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Smile Video: 1970 911T starts for the first time in ~15 years

My first time posting here.

YouTube - 1000000951.MOV

My brothers and I have been working on this car since last fall. So far we've done the following:
- Had the zenith carbs rebuilt and bench synchronized
- Did a compression test - they were all around 112psi
- Changed the oil (actually just replaced all the oil that had leaked out of it).
- Changed the points
- Checked static ignition timing

We still have the following immeate tasks on our plate:
- Adjust the valves - We think that's what is causing the wicked backfires... Any input is appreciated.
- Replace a leaking oil pressure sending unit
- Fix an oil leak around the oil tank (see around 13 seconds in the video)
- Rebuild all 4 brake calipers

We hope to have it in drivable condition by the end of the summer. Wish us luck

...Peter

Last edited by pwalke; 03-21-2011 at 05:48 AM..
Old 03-20-2011, 07:44 PM
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Try running it with the air cleaner assembly in place. When you get it running, hold it at a constant throttle opening.

JR
Old 03-21-2011, 02:54 AM
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Thanks for the tip, java. We were keeping it revving because we didn't want to let it die. We did let it settle down a bit in the middle of the video to see if it would hold an idle.
Old 03-21-2011, 07:07 AM
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Peter,
First, WELCOME to Pelican
You will find a lot of help here.

Some more plans:

When you rebuild the brake calipers, replace the four rubber brake hoses with original (OEM) rubber hoses.
You should also replace the brake master cylinder.
If it hasn’t already failed, it will after a bit of driving.
When you are at the pedal assembly, check that no brake fluid has leaked onto the pedal assembly.

I suspect you will find 15+ year old tires.
Replace them now.
Not infrequently one will fail catastrophically not long after being used again.
Now is a good time for decisions on wheels & tires.
Your rear may be a bit wide if you lower the car to ‘normal’ height.
Check inside the rear fender (at the top, 2-5” up from the lip) for prior contact.

The oil leak at the oil tank may be the ‘oil filter console’.
This aluminum casting bolts to the oil tank with an O-ring seal.
Hopefully replacing the O-ring will fix the leak.
While there, inspect the grove and outer perimeter at the O-ring.
It is common for the aluminum to have corroded, leaving the O-ring unsupported.

You said: “Changed the oil (actually just replaced all the oil that had leaked out of it).
You may find that the ‘leaked’ oil is in the crankcase.
If you added oil to the dipstick level, you now have too much oil.
(Your oil leak may be from overfill.)
A 911 drains the oil from BOTH the sump plate on the bottom of the engine AND from the bottom of the tank.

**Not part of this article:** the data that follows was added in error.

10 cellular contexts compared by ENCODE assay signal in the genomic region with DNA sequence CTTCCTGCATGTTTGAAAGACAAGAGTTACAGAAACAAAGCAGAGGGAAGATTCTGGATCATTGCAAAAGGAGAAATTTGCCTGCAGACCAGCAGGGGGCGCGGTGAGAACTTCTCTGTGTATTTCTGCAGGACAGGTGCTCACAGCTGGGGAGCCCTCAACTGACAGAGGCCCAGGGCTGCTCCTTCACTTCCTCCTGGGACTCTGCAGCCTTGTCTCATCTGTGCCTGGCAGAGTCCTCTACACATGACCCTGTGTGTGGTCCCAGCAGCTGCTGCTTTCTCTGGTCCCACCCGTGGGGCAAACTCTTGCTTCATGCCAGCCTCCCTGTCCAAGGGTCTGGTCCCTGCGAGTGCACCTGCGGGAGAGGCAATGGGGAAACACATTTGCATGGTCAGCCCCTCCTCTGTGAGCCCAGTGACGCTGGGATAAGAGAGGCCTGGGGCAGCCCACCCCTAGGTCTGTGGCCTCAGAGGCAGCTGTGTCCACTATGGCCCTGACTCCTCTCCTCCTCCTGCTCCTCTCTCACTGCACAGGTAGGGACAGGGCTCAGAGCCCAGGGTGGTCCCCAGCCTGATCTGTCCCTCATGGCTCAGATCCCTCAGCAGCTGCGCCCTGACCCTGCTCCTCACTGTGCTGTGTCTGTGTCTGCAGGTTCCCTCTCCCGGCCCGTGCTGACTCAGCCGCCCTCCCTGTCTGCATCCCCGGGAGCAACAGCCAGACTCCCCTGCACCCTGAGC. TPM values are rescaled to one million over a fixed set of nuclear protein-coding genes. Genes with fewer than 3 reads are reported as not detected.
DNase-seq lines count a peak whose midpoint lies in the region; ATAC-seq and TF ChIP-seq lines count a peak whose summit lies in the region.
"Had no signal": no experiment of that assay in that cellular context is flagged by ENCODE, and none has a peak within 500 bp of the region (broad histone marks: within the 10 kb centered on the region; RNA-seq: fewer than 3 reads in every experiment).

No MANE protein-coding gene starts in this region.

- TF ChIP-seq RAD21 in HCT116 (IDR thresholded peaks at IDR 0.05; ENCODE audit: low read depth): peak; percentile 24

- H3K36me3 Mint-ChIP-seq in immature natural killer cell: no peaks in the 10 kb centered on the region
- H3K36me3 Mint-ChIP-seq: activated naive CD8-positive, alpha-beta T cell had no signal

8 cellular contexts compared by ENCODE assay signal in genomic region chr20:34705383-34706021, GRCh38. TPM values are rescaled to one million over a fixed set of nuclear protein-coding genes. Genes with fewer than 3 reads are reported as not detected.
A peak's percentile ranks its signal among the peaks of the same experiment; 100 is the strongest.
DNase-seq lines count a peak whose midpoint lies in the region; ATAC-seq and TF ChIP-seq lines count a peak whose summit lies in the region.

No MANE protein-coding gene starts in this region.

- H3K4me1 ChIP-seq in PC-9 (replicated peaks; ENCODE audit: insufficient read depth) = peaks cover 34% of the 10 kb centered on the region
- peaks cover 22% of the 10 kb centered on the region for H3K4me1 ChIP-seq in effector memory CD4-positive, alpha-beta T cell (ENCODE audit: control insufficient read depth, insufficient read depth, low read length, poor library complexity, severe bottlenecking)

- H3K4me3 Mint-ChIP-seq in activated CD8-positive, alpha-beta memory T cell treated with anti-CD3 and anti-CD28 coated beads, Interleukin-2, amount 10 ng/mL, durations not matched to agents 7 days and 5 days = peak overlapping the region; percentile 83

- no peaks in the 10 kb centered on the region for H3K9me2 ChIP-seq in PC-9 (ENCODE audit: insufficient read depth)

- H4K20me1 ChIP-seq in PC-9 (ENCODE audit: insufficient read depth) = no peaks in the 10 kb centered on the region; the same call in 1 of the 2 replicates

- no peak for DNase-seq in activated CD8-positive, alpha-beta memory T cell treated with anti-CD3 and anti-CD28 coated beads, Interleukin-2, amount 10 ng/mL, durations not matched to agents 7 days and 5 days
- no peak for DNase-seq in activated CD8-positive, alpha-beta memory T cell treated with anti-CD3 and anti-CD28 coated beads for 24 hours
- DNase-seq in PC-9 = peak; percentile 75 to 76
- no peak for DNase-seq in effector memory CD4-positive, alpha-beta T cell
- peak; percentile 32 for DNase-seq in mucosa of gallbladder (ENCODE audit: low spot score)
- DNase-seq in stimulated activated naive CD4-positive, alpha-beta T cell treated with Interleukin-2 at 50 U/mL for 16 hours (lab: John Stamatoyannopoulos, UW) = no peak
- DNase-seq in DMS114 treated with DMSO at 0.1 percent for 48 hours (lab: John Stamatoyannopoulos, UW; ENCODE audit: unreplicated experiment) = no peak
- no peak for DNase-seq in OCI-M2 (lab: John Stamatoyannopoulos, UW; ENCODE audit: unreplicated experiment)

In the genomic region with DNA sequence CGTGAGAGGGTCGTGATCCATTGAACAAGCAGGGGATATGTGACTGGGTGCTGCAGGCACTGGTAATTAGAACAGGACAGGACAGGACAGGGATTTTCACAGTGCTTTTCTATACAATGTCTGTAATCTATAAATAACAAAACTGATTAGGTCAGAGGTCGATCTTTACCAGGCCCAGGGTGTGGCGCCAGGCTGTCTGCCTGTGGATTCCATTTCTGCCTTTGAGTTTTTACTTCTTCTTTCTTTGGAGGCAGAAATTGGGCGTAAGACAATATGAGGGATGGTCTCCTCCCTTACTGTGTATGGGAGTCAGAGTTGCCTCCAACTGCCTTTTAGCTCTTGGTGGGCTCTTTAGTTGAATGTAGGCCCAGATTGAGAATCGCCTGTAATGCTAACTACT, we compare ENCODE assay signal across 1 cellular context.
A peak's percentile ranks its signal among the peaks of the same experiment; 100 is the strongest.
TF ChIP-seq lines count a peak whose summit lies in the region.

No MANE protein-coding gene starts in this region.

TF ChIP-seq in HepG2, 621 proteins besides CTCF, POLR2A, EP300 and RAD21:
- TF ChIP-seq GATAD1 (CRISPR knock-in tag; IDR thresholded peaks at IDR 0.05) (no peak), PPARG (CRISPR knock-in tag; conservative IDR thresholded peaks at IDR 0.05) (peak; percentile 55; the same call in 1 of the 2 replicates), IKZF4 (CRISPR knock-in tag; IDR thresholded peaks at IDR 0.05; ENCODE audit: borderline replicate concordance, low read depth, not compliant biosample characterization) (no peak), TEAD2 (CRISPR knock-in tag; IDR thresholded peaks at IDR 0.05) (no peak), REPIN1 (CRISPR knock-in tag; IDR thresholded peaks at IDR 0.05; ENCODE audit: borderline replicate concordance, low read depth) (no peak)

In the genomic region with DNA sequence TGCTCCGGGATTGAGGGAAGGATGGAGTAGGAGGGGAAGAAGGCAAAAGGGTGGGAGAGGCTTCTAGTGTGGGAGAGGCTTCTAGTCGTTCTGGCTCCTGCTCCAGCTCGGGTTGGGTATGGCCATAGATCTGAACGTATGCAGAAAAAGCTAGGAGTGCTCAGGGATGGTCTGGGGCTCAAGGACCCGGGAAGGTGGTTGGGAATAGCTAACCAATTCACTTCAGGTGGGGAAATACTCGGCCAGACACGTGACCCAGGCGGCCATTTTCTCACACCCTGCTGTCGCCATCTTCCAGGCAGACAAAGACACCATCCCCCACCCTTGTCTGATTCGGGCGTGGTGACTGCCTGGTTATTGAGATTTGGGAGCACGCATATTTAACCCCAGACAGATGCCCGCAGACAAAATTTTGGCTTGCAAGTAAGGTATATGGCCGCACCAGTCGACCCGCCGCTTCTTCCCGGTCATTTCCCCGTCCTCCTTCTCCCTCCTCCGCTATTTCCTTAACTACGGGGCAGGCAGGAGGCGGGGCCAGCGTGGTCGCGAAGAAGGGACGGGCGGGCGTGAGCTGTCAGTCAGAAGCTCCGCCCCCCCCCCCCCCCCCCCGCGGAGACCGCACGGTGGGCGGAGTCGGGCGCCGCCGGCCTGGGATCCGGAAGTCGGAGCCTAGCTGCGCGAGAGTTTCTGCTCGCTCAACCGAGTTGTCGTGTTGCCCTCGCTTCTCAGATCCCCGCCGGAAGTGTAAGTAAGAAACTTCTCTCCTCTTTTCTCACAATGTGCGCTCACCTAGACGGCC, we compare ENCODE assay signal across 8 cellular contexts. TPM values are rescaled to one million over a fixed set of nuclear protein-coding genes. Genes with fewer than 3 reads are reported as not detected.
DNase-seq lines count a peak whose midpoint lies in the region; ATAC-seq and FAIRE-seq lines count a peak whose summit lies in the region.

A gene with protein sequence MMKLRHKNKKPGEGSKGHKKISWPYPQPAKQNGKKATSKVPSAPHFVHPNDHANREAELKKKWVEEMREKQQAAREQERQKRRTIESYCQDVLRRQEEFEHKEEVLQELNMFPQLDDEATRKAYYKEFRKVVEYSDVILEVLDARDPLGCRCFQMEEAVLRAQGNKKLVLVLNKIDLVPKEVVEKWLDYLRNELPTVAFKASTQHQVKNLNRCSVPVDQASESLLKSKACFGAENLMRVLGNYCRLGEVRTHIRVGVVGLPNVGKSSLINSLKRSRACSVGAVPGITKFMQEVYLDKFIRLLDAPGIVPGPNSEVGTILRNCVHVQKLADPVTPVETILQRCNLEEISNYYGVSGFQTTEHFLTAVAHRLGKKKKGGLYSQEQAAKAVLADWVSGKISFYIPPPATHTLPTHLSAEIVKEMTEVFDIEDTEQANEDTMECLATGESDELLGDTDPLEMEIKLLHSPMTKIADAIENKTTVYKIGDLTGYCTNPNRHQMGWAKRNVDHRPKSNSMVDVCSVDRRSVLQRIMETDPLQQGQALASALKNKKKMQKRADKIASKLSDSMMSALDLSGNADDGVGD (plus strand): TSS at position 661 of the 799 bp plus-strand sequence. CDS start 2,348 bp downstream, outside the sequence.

It takes 7-8 quarts to initially refill.
To measure the oil level, the oil must be hot, car level and engine idling.
Use the dipstick, don't rely on the gauge.

Does your tach follow rpm? Is it ‘steady’ or does it occasionally bounce?
While ‘idling’, check the ignition timing with a strobe.
Is it stable? Does it advance and return as rpm varies?
These are usual indications of the points needing resetting or cleaned from too much lube.
This can be related to your idle issue.
Check again.

When you ‘rebuilt’ the carbs, are you sure the idle circuits (fuel & air) are clean and not restricted?
Try opening the throttles a bit with the stops on the levers (links disconnected).
Can you slowly adjust down from (say) 2500 rpm?
As you adjust slower, maintaining L/R balance, does it suddenly transition from running to stopped?
If so, that is an indication that all the idle circuits are not functioning.

Almost certainly you need to drain and clean the fuel tank.
Even if you just added fresh fuel, put it in another car.
There is a screen filter in the fuel tank outlet fitting.
At this age, it must be cleaned (or replaced if damaged).
There a number of hoses at the fuel pump adjacent to the fuel tank.
All of those are 41+ years old and should be new.
Same with the rubber hoses from the firewall at the front of the transmission to the carburetors.
Be sure to use the original-type N-S hose clamps so to not damage the rubber hoses.
There should also be a good fuel filter in the engine compartment.
Without that filter, you may have re-contaminated clean carburetors.

After 15+ years, all the high voltage components need replacing (cap, rotor, plug wires, plug connectors and spark plugs).
These have time dependent life that is reduced by the environment.

Before you drive, check / change the transmission oil.
Remove the fill plug first.
Inspect the drain plug for unwanted debris.


There are dozens of other systems (large & small) that will need attention.
Address the ones that are safety and running related first.
We can help with priorities.
It is very worthwhile to research a subject and then post questions.
Detailed, high resolution, in-focus images really help.
Eventually, you will ‘touch’ everything in your nice 41-year old 911.

Congratulations on your first milestone – IT RUNS.

Best,
Grady
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Old 03-21-2011, 08:07 AM
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Grady, thank you for the well-written reply. With regards to a few of your points:

-Starting
It is very slow to turn over, and we were only using one larger battery that we had lying around the shop and just connected the two terminals together in the other battery tray. We then hooked up another good battery so and it was still slow to turn over. Neither of the batteries fit... they are both a bit large. They were just to get the engine to turn over. Even with enough amperage, it is still very slow to turn over. You can see how slow it is in this video from us doing the compression testing.
YouTube - Compression testing the 911

-Oil
Great insight. I forgot that the dry sump system would influence readings... I didn't think that it might drain back into the crankcase. We added 5 quarts, which we knew was less than capacity, but we could still be in an overfill scenario. We'll check again and get back to you guys.